As he drank his beer the cook of that group trotted next door and asked for some lighter fluid. They tossed him a fresh bottle with barely a glance, and the tradition of giving went on.

At least the Arrowhead generosity is still there. It reminds you of the good in the world, and that is something you can’t put a price on.

We found my old familiar seats and soon a cute group of four female Bolts fans made their way to the aisle behind us.

I have always found Charger fans to be like Saints fans, a true pleasure to have in your section and this game was no different. They politely cheered when the Bolts made a play, and we returned the favor when the Chiefs scored.

I surveyed the stadium and it was more than half empty at half time. I have never seen that before.

Lance didn’t say anything about that but once again I felt that growingly familiar hurt.

Nobody that I spoke to felt like giving me the usual “Arrowhead Opinions” they were cold and miserable
even though the team was playing well.

The game was going great but the temperature was dropping fast and by the middle of the third quarter
we were freezing our butts off, the temperature had fallen almost 40 degrees so we worked our way to the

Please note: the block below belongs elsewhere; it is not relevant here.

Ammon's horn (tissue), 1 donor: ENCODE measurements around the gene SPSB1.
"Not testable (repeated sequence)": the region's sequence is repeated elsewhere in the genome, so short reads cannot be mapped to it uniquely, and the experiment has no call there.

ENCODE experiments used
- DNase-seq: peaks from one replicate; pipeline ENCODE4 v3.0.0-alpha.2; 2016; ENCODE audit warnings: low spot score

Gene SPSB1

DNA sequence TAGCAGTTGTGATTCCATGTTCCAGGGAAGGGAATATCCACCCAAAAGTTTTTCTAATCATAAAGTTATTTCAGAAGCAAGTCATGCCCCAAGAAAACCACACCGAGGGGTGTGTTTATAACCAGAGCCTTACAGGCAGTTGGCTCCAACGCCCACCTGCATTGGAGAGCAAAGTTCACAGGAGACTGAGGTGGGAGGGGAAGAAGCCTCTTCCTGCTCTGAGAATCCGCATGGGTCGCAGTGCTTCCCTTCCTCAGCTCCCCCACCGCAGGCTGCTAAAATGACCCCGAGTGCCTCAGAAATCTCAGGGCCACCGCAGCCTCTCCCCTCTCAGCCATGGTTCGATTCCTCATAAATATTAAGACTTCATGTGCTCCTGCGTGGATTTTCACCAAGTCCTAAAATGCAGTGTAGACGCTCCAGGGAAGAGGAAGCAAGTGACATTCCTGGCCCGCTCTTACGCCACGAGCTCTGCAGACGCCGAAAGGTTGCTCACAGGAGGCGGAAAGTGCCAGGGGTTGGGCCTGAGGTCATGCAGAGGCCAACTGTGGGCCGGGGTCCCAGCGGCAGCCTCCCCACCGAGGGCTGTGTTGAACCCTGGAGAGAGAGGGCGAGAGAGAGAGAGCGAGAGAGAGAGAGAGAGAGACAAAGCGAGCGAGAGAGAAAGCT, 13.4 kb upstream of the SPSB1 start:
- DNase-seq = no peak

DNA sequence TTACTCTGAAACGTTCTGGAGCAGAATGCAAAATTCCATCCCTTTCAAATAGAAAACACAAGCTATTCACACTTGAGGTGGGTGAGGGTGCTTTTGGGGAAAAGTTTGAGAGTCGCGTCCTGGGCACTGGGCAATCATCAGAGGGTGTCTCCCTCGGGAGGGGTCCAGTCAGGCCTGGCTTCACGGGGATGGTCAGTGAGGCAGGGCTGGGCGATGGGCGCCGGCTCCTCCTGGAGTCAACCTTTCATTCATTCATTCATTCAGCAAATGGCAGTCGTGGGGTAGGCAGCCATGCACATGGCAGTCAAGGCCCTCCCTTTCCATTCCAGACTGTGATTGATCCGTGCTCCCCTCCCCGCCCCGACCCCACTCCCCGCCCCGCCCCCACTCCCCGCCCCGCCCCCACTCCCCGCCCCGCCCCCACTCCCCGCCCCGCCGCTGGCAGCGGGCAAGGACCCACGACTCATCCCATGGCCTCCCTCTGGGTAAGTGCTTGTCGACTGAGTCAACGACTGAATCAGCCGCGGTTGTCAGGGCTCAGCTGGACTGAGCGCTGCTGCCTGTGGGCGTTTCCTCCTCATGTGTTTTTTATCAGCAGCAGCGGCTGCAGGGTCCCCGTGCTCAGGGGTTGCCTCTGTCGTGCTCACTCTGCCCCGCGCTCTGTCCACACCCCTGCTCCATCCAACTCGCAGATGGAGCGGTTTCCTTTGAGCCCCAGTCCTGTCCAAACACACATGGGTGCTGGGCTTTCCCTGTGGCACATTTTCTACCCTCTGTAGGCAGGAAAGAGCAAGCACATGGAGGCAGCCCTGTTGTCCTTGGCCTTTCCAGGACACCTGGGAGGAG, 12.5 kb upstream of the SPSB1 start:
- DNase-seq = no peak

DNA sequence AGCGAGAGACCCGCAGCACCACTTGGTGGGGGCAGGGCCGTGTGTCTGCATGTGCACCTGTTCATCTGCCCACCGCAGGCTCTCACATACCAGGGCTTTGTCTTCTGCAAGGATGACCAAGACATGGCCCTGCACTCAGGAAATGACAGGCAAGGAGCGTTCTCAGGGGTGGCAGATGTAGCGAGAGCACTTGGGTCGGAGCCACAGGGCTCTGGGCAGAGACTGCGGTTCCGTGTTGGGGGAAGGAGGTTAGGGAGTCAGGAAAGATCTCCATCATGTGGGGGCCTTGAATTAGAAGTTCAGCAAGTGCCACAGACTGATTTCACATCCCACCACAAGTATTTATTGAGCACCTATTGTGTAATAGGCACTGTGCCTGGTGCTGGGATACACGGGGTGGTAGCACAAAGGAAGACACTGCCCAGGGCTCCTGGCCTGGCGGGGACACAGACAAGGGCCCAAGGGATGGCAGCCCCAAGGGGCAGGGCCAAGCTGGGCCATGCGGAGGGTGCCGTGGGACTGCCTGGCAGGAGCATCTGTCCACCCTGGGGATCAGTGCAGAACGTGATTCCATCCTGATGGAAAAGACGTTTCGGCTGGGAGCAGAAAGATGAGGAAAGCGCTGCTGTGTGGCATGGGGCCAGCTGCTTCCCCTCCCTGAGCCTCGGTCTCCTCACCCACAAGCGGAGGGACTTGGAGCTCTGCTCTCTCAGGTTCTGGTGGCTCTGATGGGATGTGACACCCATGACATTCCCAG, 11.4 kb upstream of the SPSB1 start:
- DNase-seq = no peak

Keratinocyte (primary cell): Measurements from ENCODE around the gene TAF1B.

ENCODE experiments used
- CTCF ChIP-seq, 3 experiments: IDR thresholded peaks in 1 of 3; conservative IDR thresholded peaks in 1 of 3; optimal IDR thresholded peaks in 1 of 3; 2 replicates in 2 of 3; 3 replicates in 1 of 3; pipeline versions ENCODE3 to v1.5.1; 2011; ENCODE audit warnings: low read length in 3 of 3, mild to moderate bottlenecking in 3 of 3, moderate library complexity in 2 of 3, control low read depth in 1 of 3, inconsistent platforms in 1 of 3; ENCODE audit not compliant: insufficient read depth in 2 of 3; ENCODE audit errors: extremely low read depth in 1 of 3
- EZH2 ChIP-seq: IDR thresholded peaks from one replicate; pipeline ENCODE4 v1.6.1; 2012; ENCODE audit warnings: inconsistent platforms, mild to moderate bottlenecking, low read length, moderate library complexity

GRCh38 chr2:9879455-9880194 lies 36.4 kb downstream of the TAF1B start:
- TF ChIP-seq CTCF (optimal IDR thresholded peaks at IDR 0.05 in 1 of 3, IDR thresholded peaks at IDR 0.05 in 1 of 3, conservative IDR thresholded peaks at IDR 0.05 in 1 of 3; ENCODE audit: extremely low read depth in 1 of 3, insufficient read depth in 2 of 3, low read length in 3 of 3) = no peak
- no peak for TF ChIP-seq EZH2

bottom deck to warm up.

We watched from the sidelines until the two-minute warning satisfied that the game was won. Lance needed to get back to the airport. Back at the car I was comforted to see that the portable heater I had left to cool by the car was still there as were many other expensive grills and other equipment left out by the other fans.

Arrowheaders are a trustingworthy lot.

On the way to drop Lance off at the airport we were shocked when we turned on the radio and heard about the loss.

In Herm’s post game interview he was asked “With an empty stadium and a loss like this, do you fear for your job?” “You suck it up and prepare for the next game” he said. or something like that. It was something I’d heard ad nauseum so many times before. But the difference was the abruptness the question was presented.. I hadn’t heard that before.

Maybe that’s how Herm does it but I can’t do it anymore.

We shook hands and Lance has promised to come back for a December game next year, as has every single person that has attended a game with me this season, I’ve been to I think twelve in all. These Chiefs fans are still loyal and so am I.

My nephew is flying in from Seattle and we plan on going up for the Miami game. He has never been to Arrowhead and is excited about the prospect of it, he’s heard all the great stories and wants to experience it for himself.

I have to tell you, Addicts, I don’t want him to go.

The reason has nothing to do with a team that’s rebuilding or a loss today that’s unpardonable.

It has to do with a phenomenon born in the sixties that’s lasted forty years. A phenomenon that’s fading away.

Arrowhead has become something to do instead of the thing to do.

For years people came to Arrowhead because of the stories and the parties and the food and the people.
They came because of the stories they were told and the articles that they read and the pictures that they saw.

And it might be just be for those very reasons they will stop. No wait CARL GOT FIRED!!!